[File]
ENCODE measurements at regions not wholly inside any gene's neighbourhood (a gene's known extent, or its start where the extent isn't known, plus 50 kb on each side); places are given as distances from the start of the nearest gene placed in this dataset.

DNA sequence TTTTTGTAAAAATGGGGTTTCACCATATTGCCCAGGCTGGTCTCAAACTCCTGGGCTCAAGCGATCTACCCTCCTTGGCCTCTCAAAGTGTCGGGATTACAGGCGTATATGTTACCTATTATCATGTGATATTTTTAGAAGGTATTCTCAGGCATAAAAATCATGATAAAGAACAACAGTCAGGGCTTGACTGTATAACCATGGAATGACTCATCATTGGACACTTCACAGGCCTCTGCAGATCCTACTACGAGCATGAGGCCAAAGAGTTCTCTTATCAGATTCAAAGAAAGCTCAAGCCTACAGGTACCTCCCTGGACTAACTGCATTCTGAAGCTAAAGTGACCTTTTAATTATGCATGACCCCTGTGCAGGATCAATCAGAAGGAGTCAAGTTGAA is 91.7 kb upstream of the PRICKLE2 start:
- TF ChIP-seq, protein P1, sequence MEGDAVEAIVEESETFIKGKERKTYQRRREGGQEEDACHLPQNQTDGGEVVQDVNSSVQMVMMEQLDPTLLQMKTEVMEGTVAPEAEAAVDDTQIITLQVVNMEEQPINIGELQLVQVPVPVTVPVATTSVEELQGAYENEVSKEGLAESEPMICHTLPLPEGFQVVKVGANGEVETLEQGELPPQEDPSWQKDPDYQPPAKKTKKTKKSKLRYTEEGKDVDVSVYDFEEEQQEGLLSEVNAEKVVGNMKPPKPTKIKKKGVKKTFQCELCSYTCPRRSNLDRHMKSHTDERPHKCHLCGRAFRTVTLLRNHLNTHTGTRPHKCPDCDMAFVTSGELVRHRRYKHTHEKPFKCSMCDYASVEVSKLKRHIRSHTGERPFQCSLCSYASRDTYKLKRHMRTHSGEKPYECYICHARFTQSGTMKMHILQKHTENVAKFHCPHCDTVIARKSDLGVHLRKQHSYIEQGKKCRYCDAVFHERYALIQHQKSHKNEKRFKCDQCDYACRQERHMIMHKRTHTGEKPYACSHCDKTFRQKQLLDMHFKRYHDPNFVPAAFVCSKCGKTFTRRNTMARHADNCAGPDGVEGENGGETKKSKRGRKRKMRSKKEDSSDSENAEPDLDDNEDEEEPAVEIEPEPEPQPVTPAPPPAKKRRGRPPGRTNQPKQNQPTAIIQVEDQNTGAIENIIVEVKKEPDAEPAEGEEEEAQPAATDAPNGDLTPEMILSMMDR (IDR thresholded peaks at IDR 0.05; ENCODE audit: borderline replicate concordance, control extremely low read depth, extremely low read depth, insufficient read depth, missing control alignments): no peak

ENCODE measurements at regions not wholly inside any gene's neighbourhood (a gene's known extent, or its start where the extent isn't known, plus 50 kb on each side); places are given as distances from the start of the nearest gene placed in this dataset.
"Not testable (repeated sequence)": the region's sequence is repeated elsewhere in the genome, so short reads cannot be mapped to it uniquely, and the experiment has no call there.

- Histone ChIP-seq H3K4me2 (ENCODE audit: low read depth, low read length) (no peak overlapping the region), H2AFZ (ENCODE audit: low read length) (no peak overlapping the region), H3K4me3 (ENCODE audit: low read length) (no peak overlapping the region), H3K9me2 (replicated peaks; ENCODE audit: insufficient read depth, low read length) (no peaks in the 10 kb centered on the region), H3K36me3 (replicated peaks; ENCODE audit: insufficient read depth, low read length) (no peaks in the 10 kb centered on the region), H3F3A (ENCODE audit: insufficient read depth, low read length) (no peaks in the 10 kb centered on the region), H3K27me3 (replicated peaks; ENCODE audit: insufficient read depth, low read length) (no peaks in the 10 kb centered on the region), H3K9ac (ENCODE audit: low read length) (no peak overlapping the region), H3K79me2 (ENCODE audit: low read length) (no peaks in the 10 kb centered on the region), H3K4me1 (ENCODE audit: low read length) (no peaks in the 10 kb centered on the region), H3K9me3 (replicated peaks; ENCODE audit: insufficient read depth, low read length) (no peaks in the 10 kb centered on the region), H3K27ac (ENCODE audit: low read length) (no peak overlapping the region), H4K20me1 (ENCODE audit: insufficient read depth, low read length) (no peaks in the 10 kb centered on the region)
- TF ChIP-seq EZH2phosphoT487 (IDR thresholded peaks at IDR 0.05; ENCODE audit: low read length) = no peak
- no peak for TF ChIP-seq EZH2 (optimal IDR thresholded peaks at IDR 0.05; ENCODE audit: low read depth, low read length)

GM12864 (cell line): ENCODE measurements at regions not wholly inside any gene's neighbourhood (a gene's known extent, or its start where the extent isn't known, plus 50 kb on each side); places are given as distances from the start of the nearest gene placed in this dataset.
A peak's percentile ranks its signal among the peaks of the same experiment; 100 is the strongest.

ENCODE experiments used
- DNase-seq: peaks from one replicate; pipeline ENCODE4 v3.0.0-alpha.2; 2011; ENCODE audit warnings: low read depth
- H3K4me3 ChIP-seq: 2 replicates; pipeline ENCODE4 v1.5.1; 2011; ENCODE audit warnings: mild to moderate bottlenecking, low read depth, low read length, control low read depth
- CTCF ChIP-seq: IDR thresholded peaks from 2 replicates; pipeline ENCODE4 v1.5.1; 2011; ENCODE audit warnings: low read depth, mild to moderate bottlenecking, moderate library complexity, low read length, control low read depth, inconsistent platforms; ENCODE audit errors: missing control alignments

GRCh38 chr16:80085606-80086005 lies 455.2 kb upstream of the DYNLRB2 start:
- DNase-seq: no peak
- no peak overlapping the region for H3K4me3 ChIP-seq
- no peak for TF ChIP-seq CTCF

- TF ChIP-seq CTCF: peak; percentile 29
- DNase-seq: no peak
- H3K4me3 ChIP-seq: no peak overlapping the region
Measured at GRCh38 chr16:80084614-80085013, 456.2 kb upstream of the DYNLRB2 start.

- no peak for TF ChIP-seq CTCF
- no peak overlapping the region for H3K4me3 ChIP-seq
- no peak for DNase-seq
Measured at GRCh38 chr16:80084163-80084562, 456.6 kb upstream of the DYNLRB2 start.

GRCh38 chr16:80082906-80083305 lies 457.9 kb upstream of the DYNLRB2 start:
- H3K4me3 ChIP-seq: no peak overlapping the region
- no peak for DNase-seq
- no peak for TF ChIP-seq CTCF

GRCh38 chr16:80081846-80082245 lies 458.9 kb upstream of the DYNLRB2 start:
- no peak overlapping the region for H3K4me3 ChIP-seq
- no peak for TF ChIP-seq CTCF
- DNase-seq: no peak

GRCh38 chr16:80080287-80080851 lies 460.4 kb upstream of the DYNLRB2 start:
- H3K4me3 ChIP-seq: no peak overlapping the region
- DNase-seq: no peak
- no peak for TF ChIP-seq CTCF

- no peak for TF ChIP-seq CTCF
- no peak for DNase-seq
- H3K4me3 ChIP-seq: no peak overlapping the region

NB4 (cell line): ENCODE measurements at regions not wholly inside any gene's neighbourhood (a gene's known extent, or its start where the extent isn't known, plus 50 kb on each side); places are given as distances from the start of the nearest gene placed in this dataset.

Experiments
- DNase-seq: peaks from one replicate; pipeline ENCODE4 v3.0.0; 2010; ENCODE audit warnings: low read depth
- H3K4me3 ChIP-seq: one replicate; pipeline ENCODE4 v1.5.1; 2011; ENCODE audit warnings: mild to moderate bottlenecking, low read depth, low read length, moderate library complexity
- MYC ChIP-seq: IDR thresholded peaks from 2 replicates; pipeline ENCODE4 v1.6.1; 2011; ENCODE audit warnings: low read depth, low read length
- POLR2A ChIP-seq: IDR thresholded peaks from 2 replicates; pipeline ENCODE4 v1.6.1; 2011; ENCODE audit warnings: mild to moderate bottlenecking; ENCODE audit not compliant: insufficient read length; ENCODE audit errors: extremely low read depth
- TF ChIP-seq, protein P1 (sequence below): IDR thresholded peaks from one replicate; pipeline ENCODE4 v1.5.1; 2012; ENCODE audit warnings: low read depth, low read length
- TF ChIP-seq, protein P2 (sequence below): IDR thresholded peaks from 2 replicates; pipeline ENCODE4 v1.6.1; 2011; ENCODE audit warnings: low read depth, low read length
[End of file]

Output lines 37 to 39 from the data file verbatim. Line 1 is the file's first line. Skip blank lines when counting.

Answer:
- DNase-seq: no peak
- no peak for TF ChIP-seq CTCF

- no peak for TF ChIP-seq CTCF